Collins dictionary defines an entrepreneur as, “The owner or manager of a business enterprise who, by risk and initiative, attempts to make a profit.” Risk and profit are in all the definitions I have seen.
But where is the risk when Suffolk Circle has been given £3/4m over three years by Suffolk County Council to get itself established? It looks as if Suffolk County Council has taken over the risk on what looks like an uncertain business plan.
Suffolk Circle has been set up as a CIC (community interest company) which has to put profits back into the community and cannot be sold at a profit. But, I believe, salaries are not controlled.
There were allegations at the county council meeting last week that Suffolk Circle is duplicating work done by voluntary organisations which do not get anything like the same level of support.
Kathy Pollard, the Lib Dem leader on the council said on her blog after the council meeting that Suffolk Circle was duplicating the work of others. It seems this statement was challenged (off-line, I assume, as I cant see any comment on her previous post).
She has now blogged justifying the duplication claim in some detail which you can read on her blog.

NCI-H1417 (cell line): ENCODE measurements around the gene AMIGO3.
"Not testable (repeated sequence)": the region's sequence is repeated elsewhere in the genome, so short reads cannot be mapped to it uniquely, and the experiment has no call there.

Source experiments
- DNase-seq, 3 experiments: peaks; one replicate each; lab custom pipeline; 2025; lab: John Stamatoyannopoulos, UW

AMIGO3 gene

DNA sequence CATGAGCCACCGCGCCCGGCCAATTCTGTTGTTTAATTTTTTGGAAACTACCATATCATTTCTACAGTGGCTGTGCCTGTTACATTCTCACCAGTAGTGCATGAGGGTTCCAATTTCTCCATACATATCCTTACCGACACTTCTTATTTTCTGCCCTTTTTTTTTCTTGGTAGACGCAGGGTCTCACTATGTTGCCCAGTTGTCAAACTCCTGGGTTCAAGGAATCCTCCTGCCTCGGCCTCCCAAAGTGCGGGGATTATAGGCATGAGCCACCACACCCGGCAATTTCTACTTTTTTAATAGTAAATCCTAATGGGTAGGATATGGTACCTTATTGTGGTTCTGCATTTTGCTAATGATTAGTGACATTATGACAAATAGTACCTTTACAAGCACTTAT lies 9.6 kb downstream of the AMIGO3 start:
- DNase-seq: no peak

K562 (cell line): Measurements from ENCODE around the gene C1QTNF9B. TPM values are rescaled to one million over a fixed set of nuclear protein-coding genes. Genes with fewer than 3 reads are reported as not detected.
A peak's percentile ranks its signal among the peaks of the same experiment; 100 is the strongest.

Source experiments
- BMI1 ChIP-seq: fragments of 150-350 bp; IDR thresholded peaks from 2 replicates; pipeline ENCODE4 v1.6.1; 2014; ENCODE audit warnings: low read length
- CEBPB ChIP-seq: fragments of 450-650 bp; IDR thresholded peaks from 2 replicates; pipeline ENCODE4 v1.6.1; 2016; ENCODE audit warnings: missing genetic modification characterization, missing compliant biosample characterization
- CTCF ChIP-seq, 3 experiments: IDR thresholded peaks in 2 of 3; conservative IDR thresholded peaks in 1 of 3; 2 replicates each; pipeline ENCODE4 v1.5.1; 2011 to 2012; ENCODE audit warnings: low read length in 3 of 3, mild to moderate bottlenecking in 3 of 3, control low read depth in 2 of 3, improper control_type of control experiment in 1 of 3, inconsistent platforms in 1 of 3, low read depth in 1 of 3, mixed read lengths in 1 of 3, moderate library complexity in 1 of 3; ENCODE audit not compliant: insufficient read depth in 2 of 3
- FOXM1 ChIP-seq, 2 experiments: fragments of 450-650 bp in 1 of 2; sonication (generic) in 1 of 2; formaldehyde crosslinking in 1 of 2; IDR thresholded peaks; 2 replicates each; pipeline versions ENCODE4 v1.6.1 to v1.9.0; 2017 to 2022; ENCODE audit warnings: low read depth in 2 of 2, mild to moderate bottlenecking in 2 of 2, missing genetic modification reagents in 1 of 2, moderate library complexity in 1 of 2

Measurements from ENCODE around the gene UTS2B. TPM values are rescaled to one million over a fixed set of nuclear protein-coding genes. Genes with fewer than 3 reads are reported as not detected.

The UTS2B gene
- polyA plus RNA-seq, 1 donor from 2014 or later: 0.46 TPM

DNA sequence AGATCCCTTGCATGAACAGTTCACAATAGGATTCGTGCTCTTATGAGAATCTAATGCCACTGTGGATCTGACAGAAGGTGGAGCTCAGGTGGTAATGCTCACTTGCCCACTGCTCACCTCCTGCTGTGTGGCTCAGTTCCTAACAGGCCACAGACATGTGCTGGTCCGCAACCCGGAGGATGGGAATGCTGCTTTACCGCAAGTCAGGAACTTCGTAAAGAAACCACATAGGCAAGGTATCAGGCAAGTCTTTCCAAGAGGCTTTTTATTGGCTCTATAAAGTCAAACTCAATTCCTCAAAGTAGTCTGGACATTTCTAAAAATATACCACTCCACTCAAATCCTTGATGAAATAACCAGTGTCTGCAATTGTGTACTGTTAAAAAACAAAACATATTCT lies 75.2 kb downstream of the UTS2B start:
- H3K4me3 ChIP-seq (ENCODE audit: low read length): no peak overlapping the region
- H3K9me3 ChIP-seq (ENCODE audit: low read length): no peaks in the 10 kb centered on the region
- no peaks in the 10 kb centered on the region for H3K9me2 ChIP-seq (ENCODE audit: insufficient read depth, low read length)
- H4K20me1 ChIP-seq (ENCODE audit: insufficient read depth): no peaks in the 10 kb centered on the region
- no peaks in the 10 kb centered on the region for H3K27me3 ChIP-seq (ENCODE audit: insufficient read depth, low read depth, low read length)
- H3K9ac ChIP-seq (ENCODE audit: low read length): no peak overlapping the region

In Westminster the revolt by seven Tory Councillors on Suffolk County Council yesterday would have been described as a substantial rebellion. The issue was a small one, the abandonment of a saving of £174,000 by continuing to pay for school crossing patrols. This is out of a budget of £1bn.
On paper, the Labour group of four, looked weak, limiting their amendment to the budget to this single item, while the Lib Dems suggested a much larger change in the budget.
But politically it was an astute move by Labour leader Sandy Martin, that identified a weakness in the ruling party and exploited it to show wavering Conservative solidarity.
The tone of the debate, which lasted most of the three hours I was in the chamber, was set not by a councillor buy by Lianne Shepherd, a lollipop lady from Lowestoft.
She was presenting a petition against the cut and stood, for a moment silent before the microphone, biting her lip. Then she said “I am nervous” and went on to talk fluently for five minutes.